Viewing articles from 2017/01

Christopher Cutts Gallery, 21 Morrow Ave, Toronto, ON M6R 2H9, Canada

Michael Snow: Powers of Two

Powers of Two

Snow is arguably one of Canada’s most internationally famed contemporary artists, known most commonly for his innovative work in film and video. ‘Powers of Two’ also brings together more recent sculpture and photo-based work with a refreshing collection of rarely seen early drawings and illustrations. Review by Emma Rae Warburton

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The Ian Potter Museum of Art, Swanston Street, University of Melbourne, Parkville VIC 3010

Ramesh Mario Nithiyendran: In the Beginning

Ramesh Mario Nithiyendran: In the Beginning, installation view at Ian Potter Museum of Art, 2016

Drawn to the messy nature of clay, Ramesh Mario Nithiyendran admits that he is no master potter. Rather than reinventing the wheel, Nithiyendran has abandoned it entirely, in favour of a more visceral approach. Piling lump upon lump of clay, the artist forms crude figurines through which he explores notions of creation, religion and gender. Review by Hayley Haynes.

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Jerwood Visual Arts, Jerwood Space, 171 Union Street, Bankside, London SE1 0LN

Jerwood Solo Presentations 2017

Jerwood Solo Presentation - Anna Bunting-Branch

The second edition of ‘Jerwood Solo Presentations’ showcases three separate, newly commissioned bodies of work. These works, whilst not unified by a curatorial theme, share a political pertinence and urgency, exploring ideas of privacy and visibility, what connects and unites us, and what is imposed to keep us divided. Jessie Bond reviews

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PEER, 97-99 Hoxton Street, London N1 6QL

Jonathan Baldock and Emma Hart: Love Life

Love Life by Jonathan Baldock and Emma Hart, 2016

A wicker basket spits hay across the floor from its gormless mouth. Papier-mâché masks with hooked noses and chins, a pair of hessian arms ending in red hands and a roughly hewn cudgel are nestled in a rustic bed. Jessie Bond reviews a collaborative exhibition by artists Jonathan Baldock and Emma Hart.

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Jan Colle Gallery, Jakob van Caeneghemstraat 16, 9000 Gent, Belgium

Egon Van Herreweghe and Thomas Min: The Ideal Husband

The Ideal Husband, installtion view at Jan Colle Gallery, 2016.

‘The Ideal Husband’, an exhibition of work by Egon Van Herreweghe and Thomas Min, is primarily shaped by its location. The characteristics of the venue are taken as a starting point for this show, which is a careful survey of notions related to virility, masculinity and manhood in modern times. Review by Josephine Van De Walle.

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Ikon Gallery, 1 Oozells Square, Brindleyplace, Birmingham, B1 2HS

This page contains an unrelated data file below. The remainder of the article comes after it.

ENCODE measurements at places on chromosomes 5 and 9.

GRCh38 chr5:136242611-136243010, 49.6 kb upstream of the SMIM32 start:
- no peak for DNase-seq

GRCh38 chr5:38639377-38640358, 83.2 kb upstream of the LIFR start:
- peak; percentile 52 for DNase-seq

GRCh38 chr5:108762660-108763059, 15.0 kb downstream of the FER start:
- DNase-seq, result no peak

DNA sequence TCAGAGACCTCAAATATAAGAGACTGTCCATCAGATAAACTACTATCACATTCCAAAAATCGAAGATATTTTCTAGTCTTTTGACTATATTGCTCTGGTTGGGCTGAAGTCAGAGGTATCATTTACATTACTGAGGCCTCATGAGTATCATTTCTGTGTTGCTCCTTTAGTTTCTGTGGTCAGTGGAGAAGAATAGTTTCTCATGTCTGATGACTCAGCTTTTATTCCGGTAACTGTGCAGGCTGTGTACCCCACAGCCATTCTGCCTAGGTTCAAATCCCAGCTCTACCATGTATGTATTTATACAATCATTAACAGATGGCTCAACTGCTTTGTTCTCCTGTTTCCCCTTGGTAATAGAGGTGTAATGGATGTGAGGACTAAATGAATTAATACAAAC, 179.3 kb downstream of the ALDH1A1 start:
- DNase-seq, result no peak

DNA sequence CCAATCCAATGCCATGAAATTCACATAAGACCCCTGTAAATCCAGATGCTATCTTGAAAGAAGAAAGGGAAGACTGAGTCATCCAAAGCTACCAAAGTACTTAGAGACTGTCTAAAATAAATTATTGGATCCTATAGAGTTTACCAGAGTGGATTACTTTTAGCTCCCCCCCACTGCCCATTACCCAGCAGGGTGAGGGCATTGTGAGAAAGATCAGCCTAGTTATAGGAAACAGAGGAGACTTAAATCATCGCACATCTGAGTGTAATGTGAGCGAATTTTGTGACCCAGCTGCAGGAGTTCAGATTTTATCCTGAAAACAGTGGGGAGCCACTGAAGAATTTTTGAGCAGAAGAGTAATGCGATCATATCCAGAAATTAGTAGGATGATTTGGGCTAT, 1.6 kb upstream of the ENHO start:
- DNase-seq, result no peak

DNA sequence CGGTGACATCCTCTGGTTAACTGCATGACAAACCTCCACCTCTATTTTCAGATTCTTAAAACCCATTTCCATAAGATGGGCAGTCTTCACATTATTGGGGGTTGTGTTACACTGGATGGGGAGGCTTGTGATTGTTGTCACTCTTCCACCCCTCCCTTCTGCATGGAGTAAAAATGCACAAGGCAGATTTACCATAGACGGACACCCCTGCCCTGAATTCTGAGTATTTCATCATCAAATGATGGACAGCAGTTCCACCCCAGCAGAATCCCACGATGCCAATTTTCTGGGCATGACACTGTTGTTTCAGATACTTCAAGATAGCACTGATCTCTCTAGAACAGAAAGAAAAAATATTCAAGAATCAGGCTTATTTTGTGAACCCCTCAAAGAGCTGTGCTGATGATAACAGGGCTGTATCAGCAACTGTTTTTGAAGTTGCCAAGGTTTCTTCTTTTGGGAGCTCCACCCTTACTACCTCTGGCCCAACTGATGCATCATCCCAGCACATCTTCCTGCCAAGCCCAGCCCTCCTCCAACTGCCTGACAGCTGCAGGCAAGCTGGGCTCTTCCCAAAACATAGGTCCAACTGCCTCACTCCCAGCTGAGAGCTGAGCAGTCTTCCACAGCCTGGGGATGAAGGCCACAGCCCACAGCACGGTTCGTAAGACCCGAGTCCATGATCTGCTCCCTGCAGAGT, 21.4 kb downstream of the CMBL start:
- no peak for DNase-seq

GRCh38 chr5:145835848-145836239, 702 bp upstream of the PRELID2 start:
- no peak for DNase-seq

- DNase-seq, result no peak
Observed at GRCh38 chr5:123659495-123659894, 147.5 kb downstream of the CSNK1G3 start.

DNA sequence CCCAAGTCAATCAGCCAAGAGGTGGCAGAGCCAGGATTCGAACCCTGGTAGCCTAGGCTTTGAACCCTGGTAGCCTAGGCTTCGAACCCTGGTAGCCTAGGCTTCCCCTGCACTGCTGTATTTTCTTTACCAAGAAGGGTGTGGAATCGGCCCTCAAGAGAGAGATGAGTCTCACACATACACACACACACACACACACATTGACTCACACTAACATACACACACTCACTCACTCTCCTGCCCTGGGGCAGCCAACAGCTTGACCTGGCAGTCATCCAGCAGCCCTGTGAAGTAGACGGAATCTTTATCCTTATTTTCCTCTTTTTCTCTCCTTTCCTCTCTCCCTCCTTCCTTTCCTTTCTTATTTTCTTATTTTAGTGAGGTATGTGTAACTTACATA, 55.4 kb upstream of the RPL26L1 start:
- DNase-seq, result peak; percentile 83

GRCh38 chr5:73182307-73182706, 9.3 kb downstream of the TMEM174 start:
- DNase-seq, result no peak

Roger Hiorns

Roger Hiorns, installation view at Ikon galley, 2016

Hiorns’ works are charged with a bodily materiality, bio-politics, time and collapse. An atomised jet engine is placed on the floor next to the video work ‘Benign’. A series of paintings in decaying latex depict sexual acts between men, surrounded by clusters of disembodied erections. Review by Cathy Wade.

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Frith Street Gallery, 17-18 Golden Square, London W1F 9JJ

Dayanita Singh: Museum of Shedding

Dayanita Singh, Museum of Shedding, installation view

Carolina Mostert considers Dayanita Singh's 'Museum of Shedding', an exhibition that considers time, change, inspiration and the inner processes of the artist.

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Tenderpixel, 8 Cecil Court, London WC2N 4HE

Rehana Zaman: Tell me the story Of all these things

Rehana Zaman, Tell me the story Of all these things, Part 3 (2016). HD video.

As her close-ups swing between moving hands and accessories, between the cooking and the subtle transformation of facial expressions, the artist leads the viewer into an extremely intimate territory. Bianca Baroni reviews a video installation by Rehana Zaman.

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Serpentine Gallery, Kensington Gardens, London W2 3XA

Lucy Raven: Edge of Tomorrow

 Lucy Raven: Edge of Tomorrow Installation view, Serpentine Gallery, London (8 December 2016 - 12 February 2017)

An oddly anthropomorphic sculpture, ‘Casters’, sets the tone for Lucy Raven’s first solo show in the UK, a diverse collection of works which identify and re-animate marginal spaces of cinematic imagery. Review by Henrietta Landells

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Frankfurter Kunstverein, Steinernes Haus am Römerberg, Markt 44, D-60311 Frankfurt am Main, Germany

Eric van Hove: Atchilihtallah – On the Transformation of Things

V12 Laraki, 2013, installation view at  Frankfurter Kunstverein, 2016.

Having enticed one so successfully, the exhibition steadily introduces the key concepts behind Eric van Hove’s practice, all of which seem rooted in a fascination with the changing cultural contexts of commercial goods. Review by J.D.A. Winslow.

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